Opinion: Diversity is critical for NFL in devising COVID-19 strategies

No offense if you’re plenty familiar with the impact of Patrick Mahomes and Lamar Jackson but don’t have a clue about Herman Taylor or James Hildreth.


Taylor and Hildreth are superstars in their own right, among more than two dozen outside medical experts tapped by the NFL and NFL Players Association for the extensive brainstorming on plans and protocols for trying to play pro football during the COVID-19 pandemic.

And they happen to be Black. Why is that important?

Just chew on the patterns. According to the COVID-19 Racial Data Tracking Project, in conjunction with the Boston University Center for Antiracist Research, Black people are dying of the disease at 2 ½ times the rate of white people and constitute 22% of deaths in cases where race is known.

Meanwhile, more than 70% of NFL players are Black.

While experts insist that the virus is indiscriminate in affecting people across all demographics, the NFL can’t ignore the cultural trends. Hildreth and Taylor bring extensive track records that would seemingly provide tremendous awareness of the health challenges in the Black community because they are dealing with them directly.

During an interview with USA TODAY Sports, Hildreth said, “The pandemic has put a bright light on the fact that if you’re Black in the United States, your chances of getting sick from (COVID-19) and dying are much higher than anyone else’s.”

Hildreth, an infectious disease expert, is president of Nashville's Meharry Medical College, which has traditionally ranked with Howard University Medical Center as the top producers of African-American physicians. He doesn’t go as far as suggesting that Black NFL players are generally more susceptible than white counterparts of being stricken severely by COVID-19. He maintains that a person’s immune system typically determines the outcome of viral infections and that the systems of elite athletes have been fine-tuned for years – although underlying medical conditions certainly represent a key factor.

The bigger concern, Hildreth said, underscores what some players have expressed in deciding to opt out of the upcoming season: the risk of contracting the virus and spreading it to family members who may have heightened risk factors, many of which disproportionately affect African-Americans.

“Players have opted out for that reason,” said Hildreth. “They’re not so much worried about themselves as they are their families. I have tremendous respect for them, for making that decision.”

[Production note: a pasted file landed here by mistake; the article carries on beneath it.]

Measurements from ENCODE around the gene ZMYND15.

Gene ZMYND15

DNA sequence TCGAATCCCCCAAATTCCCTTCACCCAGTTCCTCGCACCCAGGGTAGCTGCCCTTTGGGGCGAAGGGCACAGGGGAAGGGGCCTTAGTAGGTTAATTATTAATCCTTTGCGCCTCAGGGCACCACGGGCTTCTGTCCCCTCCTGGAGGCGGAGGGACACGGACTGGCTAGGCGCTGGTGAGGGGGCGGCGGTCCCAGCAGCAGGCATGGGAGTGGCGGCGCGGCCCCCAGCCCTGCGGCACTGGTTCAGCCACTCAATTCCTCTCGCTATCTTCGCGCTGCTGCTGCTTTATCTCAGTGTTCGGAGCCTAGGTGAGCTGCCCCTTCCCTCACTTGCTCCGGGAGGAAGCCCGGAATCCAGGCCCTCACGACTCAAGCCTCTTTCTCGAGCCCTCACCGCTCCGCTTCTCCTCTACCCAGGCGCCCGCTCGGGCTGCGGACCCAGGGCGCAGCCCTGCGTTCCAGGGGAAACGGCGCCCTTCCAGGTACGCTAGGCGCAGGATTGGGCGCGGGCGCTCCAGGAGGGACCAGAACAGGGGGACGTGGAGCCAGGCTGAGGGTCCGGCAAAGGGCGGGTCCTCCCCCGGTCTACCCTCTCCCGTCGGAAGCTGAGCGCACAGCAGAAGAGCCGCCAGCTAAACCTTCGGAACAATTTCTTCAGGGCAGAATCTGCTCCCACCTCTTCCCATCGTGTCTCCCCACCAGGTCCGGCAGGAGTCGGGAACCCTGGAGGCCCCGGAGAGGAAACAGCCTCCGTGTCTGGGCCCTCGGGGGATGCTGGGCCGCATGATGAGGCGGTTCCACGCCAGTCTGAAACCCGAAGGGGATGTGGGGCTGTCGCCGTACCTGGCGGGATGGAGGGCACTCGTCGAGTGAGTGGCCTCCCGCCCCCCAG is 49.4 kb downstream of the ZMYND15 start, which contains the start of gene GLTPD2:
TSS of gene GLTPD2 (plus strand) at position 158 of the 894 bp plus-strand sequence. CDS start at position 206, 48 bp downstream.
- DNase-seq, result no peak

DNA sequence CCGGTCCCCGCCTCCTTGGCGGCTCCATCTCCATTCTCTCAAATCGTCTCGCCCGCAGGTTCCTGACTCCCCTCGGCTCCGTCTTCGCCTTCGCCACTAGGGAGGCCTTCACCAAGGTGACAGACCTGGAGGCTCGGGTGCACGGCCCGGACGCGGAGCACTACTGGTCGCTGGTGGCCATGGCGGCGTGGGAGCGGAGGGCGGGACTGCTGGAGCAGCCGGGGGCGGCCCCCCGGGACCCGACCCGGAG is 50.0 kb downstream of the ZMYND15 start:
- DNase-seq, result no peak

Taylor, meanwhile, was brought to the table by the NFLPA after union chief DeMaurice Smith instructed medical director Thom Mayer to put together a panel of experts as the crisis unfolded during the spring.

“These are some serious, bad-ass scientists,” Mayer told USA TODAY Sports, referring to the nine committee members who have collaborated with experts assembled by NFL medical chief Allen Sills.

The research into COVID-19, including the impact on African-Americans, is obviously in the early stages. And opinions vary. Although officials from the NFL and NFLPA point to a cooperative spirit in addressing COVID-19 concerns, Mayer said the union sought a “broader approach” than the NFL had with its team physicians and trainers. The union also has had to address myths that de-emphasize the risk to players, he said.

“Things are changing with regard to our understanding of a virus that this planet has never seen before,” said Mayer, whose background includes commanding the emergency response at the Pentagon following the 9/11 attacks. “Therefore, we have to stay open to what the science tells us.”

The data is being unpacked continually, Mayer added, alluding to articles that examine long-term, cardiovascular, pulmonary and neurological effects of COVID-19.

Yes, the education is ongoing on many levels. And that includes what appears to be a deeper level of diversity being sought by the NFL in trying to deal with the pandemic.

Follow Jarrett Bell on Twitter @JarrettBell.

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